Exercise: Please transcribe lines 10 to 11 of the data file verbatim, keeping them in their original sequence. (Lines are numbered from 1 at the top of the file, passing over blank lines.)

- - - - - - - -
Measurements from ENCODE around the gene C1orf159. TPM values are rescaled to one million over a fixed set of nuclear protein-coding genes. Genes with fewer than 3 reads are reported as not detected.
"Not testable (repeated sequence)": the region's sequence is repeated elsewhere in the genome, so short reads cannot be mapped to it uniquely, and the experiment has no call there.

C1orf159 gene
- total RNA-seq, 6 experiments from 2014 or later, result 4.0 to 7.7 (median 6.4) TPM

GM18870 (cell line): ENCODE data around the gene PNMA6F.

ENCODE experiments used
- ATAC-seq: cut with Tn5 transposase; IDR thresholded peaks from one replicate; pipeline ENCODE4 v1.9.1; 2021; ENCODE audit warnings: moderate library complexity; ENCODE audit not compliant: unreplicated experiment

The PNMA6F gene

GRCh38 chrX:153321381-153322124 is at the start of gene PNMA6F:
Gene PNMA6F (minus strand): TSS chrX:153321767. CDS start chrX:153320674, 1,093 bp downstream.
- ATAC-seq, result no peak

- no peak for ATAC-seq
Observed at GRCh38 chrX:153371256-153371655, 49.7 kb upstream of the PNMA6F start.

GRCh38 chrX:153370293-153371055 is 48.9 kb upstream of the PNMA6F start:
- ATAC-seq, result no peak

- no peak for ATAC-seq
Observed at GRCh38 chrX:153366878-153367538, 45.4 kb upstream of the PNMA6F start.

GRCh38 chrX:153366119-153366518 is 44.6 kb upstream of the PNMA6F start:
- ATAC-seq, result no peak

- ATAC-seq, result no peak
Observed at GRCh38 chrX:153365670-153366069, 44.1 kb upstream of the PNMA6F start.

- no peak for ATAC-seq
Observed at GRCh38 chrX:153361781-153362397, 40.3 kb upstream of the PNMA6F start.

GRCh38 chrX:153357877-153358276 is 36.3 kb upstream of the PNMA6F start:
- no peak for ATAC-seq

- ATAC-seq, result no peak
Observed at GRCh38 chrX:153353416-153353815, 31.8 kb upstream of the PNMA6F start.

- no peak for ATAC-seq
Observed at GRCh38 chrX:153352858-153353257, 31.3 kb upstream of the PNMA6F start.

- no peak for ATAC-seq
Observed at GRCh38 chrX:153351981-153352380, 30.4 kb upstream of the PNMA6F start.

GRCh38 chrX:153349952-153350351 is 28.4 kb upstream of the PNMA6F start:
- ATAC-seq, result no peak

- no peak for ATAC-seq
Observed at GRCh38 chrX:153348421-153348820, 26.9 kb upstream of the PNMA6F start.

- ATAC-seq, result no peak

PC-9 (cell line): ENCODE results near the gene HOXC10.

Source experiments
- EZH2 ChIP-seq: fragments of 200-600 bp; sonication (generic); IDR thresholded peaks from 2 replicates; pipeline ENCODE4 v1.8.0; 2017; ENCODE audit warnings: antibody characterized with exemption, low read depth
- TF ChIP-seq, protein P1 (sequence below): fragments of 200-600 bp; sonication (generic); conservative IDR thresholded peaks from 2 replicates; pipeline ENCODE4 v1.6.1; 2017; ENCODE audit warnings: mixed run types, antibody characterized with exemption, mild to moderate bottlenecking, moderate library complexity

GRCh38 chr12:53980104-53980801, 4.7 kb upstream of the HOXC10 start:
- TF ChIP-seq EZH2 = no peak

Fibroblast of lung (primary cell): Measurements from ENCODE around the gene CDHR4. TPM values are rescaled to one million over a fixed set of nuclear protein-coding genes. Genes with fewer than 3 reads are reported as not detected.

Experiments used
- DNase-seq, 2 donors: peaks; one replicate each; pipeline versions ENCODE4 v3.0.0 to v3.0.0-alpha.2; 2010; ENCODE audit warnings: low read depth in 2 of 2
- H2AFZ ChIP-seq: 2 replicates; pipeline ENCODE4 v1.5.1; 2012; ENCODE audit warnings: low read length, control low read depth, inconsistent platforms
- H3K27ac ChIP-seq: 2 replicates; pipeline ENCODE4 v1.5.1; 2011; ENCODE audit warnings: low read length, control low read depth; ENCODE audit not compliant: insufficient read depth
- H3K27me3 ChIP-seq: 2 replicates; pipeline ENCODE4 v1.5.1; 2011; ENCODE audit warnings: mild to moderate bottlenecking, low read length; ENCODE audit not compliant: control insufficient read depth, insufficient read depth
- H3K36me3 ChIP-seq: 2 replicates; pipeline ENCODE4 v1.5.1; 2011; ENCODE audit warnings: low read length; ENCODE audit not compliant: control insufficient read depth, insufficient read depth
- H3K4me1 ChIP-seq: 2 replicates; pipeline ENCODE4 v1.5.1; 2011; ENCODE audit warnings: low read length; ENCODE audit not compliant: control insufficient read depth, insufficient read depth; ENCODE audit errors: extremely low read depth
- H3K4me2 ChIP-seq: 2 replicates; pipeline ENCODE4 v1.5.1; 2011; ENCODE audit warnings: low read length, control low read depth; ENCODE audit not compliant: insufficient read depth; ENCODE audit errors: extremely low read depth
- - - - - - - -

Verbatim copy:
Gene PNMA6F (minus strand): TSS chrX:153321767. CDS start chrX:153320674, 1,093 bp downstream.
- ATAC-seq, result no peak